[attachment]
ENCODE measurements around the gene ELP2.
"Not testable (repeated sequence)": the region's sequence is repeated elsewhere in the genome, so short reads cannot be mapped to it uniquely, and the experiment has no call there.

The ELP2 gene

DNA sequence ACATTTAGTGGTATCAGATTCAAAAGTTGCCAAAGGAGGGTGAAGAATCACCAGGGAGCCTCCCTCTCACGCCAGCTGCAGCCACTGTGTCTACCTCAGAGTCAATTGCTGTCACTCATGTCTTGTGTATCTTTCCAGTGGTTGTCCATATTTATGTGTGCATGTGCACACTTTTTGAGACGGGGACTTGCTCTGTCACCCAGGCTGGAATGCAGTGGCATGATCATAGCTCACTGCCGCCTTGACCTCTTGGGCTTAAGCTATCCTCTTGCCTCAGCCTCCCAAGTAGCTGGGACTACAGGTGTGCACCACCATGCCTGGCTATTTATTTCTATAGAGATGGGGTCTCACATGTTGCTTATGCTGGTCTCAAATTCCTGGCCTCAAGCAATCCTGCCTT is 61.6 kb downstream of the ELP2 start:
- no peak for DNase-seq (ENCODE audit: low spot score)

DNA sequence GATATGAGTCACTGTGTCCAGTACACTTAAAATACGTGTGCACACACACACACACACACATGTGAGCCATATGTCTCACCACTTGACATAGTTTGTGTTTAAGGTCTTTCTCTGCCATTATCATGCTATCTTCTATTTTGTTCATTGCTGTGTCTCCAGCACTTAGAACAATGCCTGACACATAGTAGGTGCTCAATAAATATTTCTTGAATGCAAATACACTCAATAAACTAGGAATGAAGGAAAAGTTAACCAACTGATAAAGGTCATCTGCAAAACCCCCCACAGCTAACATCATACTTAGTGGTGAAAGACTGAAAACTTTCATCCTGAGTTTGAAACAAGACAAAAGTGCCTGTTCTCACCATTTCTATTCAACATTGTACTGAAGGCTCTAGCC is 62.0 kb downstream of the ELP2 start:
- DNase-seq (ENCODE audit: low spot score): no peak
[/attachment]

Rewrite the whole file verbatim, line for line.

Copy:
ENCODE measurements around the gene ELP2.
"Not testable (repeated sequence)": the region's sequence is repeated elsewhere in the genome, so short reads cannot be mapped to it uniquely, and the experiment has no call there.

The ELP2 gene

DNA sequence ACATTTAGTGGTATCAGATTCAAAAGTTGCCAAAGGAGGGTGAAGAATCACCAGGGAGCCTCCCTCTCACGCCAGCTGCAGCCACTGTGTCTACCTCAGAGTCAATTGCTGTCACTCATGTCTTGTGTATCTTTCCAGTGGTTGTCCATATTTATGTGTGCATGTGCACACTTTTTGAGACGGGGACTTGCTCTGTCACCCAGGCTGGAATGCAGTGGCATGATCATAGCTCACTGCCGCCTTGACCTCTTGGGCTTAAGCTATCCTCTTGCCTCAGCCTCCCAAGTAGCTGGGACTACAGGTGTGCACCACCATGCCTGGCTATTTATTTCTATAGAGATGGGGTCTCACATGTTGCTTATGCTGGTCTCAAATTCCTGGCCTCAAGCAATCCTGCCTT is 61.6 kb downstream of the ELP2 start:
- no peak for DNase-seq (ENCODE audit: low spot score)

DNA sequence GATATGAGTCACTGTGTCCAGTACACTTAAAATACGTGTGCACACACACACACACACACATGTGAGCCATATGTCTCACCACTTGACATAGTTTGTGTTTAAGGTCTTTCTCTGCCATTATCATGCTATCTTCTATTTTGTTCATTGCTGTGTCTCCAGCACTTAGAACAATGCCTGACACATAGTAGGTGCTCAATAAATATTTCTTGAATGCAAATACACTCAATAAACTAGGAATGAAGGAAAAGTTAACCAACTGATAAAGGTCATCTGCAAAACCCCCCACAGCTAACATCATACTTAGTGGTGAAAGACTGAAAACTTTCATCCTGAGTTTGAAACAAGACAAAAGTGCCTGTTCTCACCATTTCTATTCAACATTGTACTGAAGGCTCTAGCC is 62.0 kb downstream of the ELP2 start:
- DNase-seq (ENCODE audit: low spot score): no peak